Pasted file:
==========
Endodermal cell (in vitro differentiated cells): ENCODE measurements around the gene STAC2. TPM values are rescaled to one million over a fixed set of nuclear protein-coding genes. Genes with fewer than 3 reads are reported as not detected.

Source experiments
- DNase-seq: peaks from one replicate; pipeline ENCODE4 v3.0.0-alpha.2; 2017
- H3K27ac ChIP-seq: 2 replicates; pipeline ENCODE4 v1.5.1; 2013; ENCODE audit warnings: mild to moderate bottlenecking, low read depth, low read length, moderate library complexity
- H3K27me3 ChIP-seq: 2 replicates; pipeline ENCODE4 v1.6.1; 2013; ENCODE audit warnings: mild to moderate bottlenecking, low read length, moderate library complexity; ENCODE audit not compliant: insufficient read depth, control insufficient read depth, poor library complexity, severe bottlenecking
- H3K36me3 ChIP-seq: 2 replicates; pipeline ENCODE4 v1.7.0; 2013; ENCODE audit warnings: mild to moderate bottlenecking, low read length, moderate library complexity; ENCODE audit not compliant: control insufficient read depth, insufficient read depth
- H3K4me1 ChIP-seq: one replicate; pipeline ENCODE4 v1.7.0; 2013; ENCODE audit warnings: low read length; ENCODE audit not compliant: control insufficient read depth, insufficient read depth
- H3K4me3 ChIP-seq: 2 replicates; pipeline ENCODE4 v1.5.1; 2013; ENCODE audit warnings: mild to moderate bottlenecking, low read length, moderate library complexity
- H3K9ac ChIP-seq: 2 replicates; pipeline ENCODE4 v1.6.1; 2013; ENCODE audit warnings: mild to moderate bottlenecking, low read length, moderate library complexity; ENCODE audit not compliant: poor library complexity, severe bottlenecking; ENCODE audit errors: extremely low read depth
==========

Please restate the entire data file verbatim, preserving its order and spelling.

Endodermal cell (in vitro differentiated cells): ENCODE measurements around the gene STAC2. TPM values are rescaled to one million over a fixed set of nuclear protein-coding genes. Genes with fewer than 3 reads are reported as not detected.

Source experiments
- DNase-seq: peaks from one replicate; pipeline ENCODE4 v3.0.0-alpha.2; 2017
- H3K27ac ChIP-seq: 2 replicates; pipeline ENCODE4 v1.5.1; 2013; ENCODE audit warnings: mild to moderate bottlenecking, low read depth, low read length, moderate library complexity
- H3K27me3 ChIP-seq: 2 replicates; pipeline ENCODE4 v1.6.1; 2013; ENCODE audit warnings: mild to moderate bottlenecking, low read length, moderate library complexity; ENCODE audit not compliant: insufficient read depth, control insufficient read depth, poor library complexity, severe bottlenecking
- H3K36me3 ChIP-seq: 2 replicates; pipeline ENCODE4 v1.7.0; 2013; ENCODE audit warnings: mild to moderate bottlenecking, low read length, moderate library complexity; ENCODE audit not compliant: control insufficient read depth, insufficient read depth
- H3K4me1 ChIP-seq: one replicate; pipeline ENCODE4 v1.7.0; 2013; ENCODE audit warnings: low read length; ENCODE audit not compliant: control insufficient read depth, insufficient read depth
- H3K4me3 ChIP-seq: 2 replicates; pipeline ENCODE4 v1.5.1; 2013; ENCODE audit warnings: mild to moderate bottlenecking, low read length, moderate library complexity
- H3K9ac ChIP-seq: 2 replicates; pipeline ENCODE4 v1.6.1; 2013; ENCODE audit warnings: mild to moderate bottlenecking, low read length, moderate library complexity; ENCODE audit not compliant: poor library complexity, severe bottlenecking; ENCODE audit errors: extremely low read depth